Section 510 of the Employee Retirement Income Security Act of 1974 (ERISA) protects an employee who “has given information or has testified or is about to testify in any inquiry or proceeding relating to” ERISA from retaliation by that person’s employer. 29 U.S.C. § 1140. It is clear that, if an employee testifies regarding an alleged ERISA violation in a case pending in court or talks to the Department of Labor (DOL) as part of an active DOL investigation of potential ERISA violations, this section prohibits the employer from discharging, fining, suspending, expelling or otherwise discriminating against the employee. But what if an employee informally volunteers information to the DOL when no litigation or investigation is pending and no formal complaint is filed?

So far, five federal circuit courts have ruled on this question, with two (the Fifth and Ninth Circuits) holding that such informal complaints do trigger the anti-retaliation protections of ERISA Section 510 and the other three (the Second, Third, and Fourth Circuits) holding that this provision does not apply to informal complaints. In George v. Junior Achievement of Central Indiana, Inc. (S.D. Ind. Sept. 28, 2011), the Southern District of Indiana faced this question and had to predict how the Seventh Circuit would answer it. In George, the executive vice president of Junior Achievement was concerned that funds withheld from his paychecks were not being deposited into his 401(k) account by Junior Achievement. He contacted the DOL and informed the DOL that Junior Achievement was removing funds from his paycheck but not depositing them into his retirement account. However, he never filed a written complaint and declined the DOL’s invitation to open a case file. While Mr. George complained about the issue internally to Junior Achievement’s president and board members, he never told Junior Achievement that he had contacted the DOL. However, when Junior Achievement terminated Mr. George a few months later, he claimed that the firing was related to his accusations of improper 401(k) account funding and filed suit alleging, among various state law claims, a violation by Junior Achievement of ERISA Section 510.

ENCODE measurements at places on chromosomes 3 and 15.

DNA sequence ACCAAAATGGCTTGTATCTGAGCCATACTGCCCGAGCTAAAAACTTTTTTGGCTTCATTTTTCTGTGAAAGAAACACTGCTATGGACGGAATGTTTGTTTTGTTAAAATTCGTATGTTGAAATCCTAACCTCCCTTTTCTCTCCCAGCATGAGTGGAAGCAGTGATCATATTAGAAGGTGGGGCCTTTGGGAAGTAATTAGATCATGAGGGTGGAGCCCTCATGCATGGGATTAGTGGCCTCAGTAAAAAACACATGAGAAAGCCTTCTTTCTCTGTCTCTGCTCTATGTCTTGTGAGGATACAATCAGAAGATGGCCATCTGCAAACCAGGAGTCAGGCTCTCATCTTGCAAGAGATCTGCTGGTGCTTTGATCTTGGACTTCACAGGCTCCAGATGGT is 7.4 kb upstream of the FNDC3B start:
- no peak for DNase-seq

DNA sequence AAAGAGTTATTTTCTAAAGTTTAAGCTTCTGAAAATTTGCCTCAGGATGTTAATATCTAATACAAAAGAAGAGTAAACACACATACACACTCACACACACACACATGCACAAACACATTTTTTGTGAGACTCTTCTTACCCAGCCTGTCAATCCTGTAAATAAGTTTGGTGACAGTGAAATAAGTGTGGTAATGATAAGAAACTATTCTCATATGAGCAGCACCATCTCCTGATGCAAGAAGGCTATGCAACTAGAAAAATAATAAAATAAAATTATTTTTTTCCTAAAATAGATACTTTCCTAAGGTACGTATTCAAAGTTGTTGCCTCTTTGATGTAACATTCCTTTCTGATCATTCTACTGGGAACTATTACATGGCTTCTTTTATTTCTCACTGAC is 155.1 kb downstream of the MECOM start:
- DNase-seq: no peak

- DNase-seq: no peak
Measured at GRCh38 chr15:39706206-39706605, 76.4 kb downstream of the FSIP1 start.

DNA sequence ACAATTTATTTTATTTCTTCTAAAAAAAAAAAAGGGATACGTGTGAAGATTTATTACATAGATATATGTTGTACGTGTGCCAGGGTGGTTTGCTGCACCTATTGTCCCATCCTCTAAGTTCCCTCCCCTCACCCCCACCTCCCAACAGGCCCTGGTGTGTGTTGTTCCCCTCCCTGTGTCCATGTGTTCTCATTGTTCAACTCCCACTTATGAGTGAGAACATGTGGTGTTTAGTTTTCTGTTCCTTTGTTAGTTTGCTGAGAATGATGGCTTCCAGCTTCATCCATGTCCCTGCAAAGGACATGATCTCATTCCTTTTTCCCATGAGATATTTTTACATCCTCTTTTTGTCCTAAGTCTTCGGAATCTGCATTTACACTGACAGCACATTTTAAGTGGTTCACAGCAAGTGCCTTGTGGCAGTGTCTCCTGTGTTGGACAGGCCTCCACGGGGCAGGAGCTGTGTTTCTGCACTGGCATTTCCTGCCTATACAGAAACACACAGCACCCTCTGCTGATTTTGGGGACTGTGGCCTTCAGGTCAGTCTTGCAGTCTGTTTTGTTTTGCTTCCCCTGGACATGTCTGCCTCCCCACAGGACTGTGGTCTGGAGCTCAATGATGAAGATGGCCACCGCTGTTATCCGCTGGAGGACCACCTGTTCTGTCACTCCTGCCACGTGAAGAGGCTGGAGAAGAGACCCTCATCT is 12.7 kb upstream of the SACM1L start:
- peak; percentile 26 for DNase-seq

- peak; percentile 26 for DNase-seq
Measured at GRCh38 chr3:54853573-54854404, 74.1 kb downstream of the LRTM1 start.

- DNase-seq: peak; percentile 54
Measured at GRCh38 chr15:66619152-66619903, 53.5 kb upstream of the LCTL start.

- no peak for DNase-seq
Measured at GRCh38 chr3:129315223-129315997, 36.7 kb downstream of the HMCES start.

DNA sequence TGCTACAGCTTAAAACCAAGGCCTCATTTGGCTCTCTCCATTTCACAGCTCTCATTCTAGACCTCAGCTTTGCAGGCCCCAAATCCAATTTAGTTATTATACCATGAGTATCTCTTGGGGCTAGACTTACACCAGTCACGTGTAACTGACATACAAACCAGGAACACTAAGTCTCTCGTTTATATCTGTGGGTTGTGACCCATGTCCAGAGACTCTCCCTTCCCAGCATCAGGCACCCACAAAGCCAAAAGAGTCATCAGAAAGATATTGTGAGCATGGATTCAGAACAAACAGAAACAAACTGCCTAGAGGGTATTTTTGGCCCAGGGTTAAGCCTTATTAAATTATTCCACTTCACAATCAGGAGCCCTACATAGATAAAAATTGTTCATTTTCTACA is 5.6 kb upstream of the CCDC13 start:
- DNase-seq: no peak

The court examined the reasoning of the other federal courts that had ruled on this question and concluded that the Seventh Circuit would agree with those that have held that ERISA Section 510 does not apply to informal complaints, such as those Mr. George made to the DOL. The court focused on the language of the section and reasoned that the word “inquiry” indicates a request for information so that the unsolicited provision of information, such as Mr. George made, would not be covered by the statute. Similarly, the court reasoned the term “proceeding” means a formal action. Reaching this conclusion, the court granted judgment in favor of Junior Achievement on Mr. George’s ERISA Section 510 retaliation claim because he never filed a complaint and the DOL never initiated an investigation.

Care must be taken in terminating any employee who has made even an informal complaint under this ERISA provision. Until the United States Supreme Court rules on this issue, the answer to this question varies depending on which federal appeals court covers the area in which the employee worked.